| 13.9°C Dublin


Lamb growth rate is progressing as planned


It's springtime again, and lambs are frolicking.

It's springtime again, and lambs are frolicking.

It's springtime again, and lambs are frolicking.

The cold weather last week saw grass growth drop to 45kg DM per ha per day. However, grass supply ahead of the ewes and lambs is still very good at 19 days. We are working off a daily grass demand of 3kg DM per head for our ewes with twin lambs at foot.

Lamb growth rate is looking good this year despite the slow start to grass growth. From birth to six weeks of age our twin lambs grew at 345gr per day. These lambs had an average birth weight of 5.2kg and hit 20.5kg at six weeks of age. Ewes have not received any meals since turnout, but were administered magnesium boluses to help control grass tetany.

Connie Grace is continuing the data collection on her multi-species sward study. The last 10 days or so has focussed on the first round of faecal-egg counts on the lambs. These lambs were sampled at six weeks of age. This is unnecessarily early for a commercial farm, but as part of the research work we need to monitor parasite challenge from very early in life. It is especially relevant as some of the species sown in the more novel mixtures have potential anti-parasitic effects.

Connie has a large team of students working with her, including Paul Smith and Phoebe Hartnett from UCD, Tiffany Tse from Canada and Celine Proaskat from France. When you consider that individual faecal sampling of 240 lambs is just one of Connie's many tasks, it's easy to see why she needs all the help.

While the research activity is really ramping up at Lyons now, there is also the post-lambing tidy-up to take place. Pens are taken down, sheds cleaned and washed out and the artificially reared lambs are approaching time for weaning.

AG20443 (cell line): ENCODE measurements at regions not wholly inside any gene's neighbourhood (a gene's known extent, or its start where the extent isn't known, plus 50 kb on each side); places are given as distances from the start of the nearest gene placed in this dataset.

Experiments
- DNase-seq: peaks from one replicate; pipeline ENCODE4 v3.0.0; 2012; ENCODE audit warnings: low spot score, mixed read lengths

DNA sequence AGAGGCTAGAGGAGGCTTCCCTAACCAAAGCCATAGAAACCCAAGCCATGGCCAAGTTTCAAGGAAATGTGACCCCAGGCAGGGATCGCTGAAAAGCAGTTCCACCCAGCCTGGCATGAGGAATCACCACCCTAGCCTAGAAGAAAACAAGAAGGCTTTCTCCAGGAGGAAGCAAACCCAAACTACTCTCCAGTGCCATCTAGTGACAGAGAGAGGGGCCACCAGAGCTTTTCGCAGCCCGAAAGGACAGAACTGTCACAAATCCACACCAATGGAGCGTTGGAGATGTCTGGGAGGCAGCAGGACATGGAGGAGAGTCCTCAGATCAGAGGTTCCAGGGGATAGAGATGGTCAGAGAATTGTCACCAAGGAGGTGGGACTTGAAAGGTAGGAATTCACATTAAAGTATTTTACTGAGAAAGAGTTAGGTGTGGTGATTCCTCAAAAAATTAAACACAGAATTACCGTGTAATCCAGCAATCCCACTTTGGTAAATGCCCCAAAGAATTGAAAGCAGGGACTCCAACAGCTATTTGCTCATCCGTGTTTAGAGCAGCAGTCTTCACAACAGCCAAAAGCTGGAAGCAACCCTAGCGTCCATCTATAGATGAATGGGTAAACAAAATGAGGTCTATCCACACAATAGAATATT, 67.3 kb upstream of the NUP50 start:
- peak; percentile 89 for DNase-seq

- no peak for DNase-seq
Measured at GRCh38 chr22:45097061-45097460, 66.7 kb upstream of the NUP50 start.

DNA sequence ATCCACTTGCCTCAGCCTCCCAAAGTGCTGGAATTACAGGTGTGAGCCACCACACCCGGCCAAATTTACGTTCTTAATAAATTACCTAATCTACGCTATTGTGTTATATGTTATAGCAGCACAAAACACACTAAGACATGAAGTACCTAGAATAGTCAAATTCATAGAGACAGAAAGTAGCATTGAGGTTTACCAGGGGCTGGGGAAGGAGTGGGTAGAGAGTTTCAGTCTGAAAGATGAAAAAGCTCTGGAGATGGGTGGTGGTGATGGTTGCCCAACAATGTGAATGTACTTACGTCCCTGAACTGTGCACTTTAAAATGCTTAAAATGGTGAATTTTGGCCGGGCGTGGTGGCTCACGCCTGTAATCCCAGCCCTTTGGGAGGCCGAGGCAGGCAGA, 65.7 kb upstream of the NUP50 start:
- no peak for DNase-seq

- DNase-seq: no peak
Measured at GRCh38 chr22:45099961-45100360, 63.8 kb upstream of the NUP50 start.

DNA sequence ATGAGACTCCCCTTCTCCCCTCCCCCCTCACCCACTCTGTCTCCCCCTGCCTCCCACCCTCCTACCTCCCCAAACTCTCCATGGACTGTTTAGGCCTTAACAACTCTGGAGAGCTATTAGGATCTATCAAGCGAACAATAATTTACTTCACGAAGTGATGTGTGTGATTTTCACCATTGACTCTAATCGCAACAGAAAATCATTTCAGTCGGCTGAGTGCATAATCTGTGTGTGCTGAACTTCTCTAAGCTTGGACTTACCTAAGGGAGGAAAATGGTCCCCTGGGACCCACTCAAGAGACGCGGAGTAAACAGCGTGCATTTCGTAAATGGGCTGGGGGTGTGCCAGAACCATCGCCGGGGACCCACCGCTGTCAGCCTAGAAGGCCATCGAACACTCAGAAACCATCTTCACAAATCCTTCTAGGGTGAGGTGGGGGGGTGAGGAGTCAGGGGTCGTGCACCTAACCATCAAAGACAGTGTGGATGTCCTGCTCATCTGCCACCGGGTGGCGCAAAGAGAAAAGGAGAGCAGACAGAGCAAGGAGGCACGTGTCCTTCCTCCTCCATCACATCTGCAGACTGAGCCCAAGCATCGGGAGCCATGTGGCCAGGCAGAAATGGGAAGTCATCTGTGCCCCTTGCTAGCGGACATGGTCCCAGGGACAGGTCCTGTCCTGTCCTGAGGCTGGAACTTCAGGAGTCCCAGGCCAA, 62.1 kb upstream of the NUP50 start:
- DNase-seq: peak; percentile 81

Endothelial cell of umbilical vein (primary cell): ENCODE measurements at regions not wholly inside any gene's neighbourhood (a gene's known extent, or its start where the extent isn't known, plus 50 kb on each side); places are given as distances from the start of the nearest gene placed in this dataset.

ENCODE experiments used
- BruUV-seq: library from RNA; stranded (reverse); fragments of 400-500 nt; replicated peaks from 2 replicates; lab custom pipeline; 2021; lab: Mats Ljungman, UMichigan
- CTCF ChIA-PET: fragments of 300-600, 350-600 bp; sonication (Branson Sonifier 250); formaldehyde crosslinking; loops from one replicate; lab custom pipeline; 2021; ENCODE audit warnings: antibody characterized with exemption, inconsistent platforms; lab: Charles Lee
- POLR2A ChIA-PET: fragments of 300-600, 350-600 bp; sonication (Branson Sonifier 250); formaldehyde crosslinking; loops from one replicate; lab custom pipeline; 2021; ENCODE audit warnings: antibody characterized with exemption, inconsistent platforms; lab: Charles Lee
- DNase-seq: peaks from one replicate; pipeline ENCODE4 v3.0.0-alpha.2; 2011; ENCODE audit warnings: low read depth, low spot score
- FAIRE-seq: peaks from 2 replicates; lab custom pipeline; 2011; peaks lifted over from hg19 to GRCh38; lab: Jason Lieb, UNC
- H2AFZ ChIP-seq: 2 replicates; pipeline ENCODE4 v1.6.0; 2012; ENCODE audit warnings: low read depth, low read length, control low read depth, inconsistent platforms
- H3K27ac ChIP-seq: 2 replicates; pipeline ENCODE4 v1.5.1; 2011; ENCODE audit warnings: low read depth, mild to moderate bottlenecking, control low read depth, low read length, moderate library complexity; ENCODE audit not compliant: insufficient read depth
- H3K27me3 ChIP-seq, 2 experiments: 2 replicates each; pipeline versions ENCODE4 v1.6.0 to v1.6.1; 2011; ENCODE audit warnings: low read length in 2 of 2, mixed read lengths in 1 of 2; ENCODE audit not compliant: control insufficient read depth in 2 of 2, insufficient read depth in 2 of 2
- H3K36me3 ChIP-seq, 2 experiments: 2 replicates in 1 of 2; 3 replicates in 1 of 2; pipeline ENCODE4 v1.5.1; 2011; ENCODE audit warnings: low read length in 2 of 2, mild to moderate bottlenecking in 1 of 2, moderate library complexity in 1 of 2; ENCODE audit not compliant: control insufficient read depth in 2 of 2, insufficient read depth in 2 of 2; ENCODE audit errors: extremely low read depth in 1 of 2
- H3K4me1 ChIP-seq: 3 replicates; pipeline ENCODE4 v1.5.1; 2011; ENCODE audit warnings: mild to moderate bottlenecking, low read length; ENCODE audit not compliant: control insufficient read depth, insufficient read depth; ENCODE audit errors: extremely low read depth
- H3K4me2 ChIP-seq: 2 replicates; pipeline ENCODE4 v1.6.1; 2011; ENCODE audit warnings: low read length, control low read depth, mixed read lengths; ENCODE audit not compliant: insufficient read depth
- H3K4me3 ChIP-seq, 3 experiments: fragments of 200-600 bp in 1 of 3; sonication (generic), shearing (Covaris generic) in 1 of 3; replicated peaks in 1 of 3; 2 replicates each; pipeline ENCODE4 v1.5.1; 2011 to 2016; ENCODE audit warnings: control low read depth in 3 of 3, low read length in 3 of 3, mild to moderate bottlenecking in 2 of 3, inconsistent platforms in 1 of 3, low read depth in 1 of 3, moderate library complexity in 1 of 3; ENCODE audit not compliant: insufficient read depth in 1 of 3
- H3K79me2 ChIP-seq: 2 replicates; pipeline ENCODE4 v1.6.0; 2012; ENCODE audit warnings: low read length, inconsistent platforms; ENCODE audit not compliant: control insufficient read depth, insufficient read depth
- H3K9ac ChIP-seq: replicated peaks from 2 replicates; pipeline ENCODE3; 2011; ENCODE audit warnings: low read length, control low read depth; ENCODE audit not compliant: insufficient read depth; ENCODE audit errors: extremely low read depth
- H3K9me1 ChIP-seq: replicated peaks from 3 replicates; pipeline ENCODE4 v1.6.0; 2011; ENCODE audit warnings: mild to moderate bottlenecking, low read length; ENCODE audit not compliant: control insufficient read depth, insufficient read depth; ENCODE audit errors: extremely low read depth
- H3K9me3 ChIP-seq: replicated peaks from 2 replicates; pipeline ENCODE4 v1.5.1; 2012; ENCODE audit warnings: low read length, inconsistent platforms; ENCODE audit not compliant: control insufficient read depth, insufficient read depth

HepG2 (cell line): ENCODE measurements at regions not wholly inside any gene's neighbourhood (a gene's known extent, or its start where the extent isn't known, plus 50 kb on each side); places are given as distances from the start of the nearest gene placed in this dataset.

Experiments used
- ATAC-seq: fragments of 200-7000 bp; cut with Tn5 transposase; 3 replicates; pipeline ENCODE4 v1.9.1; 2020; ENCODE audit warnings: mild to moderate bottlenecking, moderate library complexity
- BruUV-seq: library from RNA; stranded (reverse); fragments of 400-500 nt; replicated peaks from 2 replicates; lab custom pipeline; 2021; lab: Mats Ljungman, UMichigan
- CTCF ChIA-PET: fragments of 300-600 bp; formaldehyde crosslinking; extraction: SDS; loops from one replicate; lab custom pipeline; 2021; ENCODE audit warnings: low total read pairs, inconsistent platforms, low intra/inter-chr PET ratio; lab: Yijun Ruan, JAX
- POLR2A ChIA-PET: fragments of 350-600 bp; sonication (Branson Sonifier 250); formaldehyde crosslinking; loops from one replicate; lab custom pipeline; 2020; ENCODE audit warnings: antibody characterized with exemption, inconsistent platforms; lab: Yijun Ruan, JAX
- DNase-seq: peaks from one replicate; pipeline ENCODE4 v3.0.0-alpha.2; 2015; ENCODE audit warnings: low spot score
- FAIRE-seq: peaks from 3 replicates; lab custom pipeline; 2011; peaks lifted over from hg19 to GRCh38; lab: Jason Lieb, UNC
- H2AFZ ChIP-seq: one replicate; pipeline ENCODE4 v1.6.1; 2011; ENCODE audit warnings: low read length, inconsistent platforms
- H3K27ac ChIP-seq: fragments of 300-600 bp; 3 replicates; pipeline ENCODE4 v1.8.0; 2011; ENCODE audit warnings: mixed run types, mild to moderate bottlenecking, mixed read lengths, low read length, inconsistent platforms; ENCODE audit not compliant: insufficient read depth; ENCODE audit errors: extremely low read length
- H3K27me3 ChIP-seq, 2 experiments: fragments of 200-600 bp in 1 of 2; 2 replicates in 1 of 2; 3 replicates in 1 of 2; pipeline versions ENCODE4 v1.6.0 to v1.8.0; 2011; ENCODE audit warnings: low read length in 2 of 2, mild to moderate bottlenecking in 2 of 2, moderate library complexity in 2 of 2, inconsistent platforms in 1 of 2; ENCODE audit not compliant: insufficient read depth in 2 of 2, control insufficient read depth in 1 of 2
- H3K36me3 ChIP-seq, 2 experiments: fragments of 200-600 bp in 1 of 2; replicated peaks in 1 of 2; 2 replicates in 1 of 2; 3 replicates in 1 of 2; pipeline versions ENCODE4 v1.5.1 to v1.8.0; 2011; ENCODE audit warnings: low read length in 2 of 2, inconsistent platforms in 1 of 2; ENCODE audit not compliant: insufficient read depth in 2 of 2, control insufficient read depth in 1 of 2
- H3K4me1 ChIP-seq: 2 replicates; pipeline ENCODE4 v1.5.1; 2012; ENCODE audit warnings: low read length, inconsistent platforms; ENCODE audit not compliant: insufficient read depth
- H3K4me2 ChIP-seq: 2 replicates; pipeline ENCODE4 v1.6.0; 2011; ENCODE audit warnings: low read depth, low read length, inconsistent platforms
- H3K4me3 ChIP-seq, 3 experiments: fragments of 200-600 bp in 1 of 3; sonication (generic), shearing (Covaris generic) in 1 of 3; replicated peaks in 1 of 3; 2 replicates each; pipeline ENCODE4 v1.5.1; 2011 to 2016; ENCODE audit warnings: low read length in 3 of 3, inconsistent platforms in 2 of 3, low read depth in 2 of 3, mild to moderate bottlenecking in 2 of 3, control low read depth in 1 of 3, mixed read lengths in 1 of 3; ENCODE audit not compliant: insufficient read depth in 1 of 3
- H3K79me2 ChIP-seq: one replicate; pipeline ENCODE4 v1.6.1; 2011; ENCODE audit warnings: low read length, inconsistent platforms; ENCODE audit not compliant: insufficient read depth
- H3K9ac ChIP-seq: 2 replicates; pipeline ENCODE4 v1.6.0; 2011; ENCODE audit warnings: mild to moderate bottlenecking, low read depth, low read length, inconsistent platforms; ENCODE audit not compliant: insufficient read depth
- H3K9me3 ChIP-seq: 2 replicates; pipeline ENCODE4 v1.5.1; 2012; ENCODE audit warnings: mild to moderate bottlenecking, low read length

This year we have had no issues with coccidiosis and, to-date, nematodirus does not appear to be a problem. We did have a few cases of joint ill, which responded relatively well to treatment. We used an anti-inflammatory along with antibiotics, and it certainly appears to have aided recovery of the affected lambs.

I had the opportunity to visit the boning hall of the ICM plant in Camolin recently and I have to admit I was massively impressed by what I saw. The majority of the carcases in ICM are processed or broken down prior to sale to produce a large range of value-added products. This necessitates a huge volume of work with each carcass.

Perhaps the most interesting part of the day was the carcass display. We viewed a range of carcasses that fell into the ideal (18-20kg) weight range, over -weight/over-fat carcasses and under-weight and under- finished carcasses.

Alongside the carcase display were cuts that stem from the various different ranges. When presented in such a fashion it is easy to see why the processors are so tight on weights. It makes a massive difference to the appearance of the final cuts in retail packaging and, ultimately, consumer perception of the product.

A disappointing figure presented to our group on the day was that 55-60pc of carcasses fell outside of the ideal range, with some spring lamb carcases of 33kg hanging in the chills.

While the arguments about carcase cut-off weights will persist all year (not to mention price), it needs to be recognised that producers and processors alike are in the same industry.

There needs to be communication between both parties to ensure that each party is comfortable in the transaction. In the long term it does no good for the industry if there is a lack trust on one side or the other. The processor requires a product which meets their customers' requirements.

The producer requires a price that returns a reasonable income and will respond to a price premium to produce required products.

Dr Tommy Boland lectures in sheep production at Lyons Research Farm, UCD.


Indo Farming